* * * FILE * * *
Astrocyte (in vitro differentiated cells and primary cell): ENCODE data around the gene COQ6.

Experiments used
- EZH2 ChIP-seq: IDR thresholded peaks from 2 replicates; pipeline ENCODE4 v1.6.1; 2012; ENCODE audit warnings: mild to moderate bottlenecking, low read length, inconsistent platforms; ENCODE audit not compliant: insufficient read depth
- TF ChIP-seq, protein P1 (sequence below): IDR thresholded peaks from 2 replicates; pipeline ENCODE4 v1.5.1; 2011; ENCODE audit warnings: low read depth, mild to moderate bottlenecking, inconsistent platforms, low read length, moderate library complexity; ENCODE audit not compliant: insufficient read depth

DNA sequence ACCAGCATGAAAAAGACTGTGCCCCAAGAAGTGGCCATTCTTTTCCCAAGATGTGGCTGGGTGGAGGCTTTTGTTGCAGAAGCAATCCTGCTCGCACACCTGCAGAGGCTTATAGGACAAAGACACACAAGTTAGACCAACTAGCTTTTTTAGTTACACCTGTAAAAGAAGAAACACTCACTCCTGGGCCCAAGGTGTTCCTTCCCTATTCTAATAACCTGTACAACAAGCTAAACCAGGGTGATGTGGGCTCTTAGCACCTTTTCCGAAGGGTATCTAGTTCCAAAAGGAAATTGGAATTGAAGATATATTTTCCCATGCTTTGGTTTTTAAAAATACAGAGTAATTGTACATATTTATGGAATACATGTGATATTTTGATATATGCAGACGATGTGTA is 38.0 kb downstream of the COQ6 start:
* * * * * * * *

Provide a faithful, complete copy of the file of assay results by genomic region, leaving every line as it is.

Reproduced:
Astrocyte (in vitro differentiated cells and primary cell): ENCODE data around the gene COQ6.

Experiments used
- EZH2 ChIP-seq: IDR thresholded peaks from 2 replicates; pipeline ENCODE4 v1.6.1; 2012; ENCODE audit warnings: mild to moderate bottlenecking, low read length, inconsistent platforms; ENCODE audit not compliant: insufficient read depth
- TF ChIP-seq, protein P1 (sequence below): IDR thresholded peaks from 2 replicates; pipeline ENCODE4 v1.5.1; 2011; ENCODE audit warnings: low read depth, mild to moderate bottlenecking, inconsistent platforms, low read length, moderate library complexity; ENCODE audit not compliant: insufficient read depth

DNA sequence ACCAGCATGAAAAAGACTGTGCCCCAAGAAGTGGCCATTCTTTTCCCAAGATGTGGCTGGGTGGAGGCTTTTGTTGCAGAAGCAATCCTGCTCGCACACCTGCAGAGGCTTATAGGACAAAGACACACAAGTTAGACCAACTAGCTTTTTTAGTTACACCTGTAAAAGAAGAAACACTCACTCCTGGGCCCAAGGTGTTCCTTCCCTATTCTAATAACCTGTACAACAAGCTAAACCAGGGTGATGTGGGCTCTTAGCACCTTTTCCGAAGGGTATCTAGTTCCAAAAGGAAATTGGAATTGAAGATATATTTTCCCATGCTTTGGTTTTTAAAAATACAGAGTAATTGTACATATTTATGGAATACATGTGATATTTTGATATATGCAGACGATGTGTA is 38.0 kb downstream of the COQ6 start: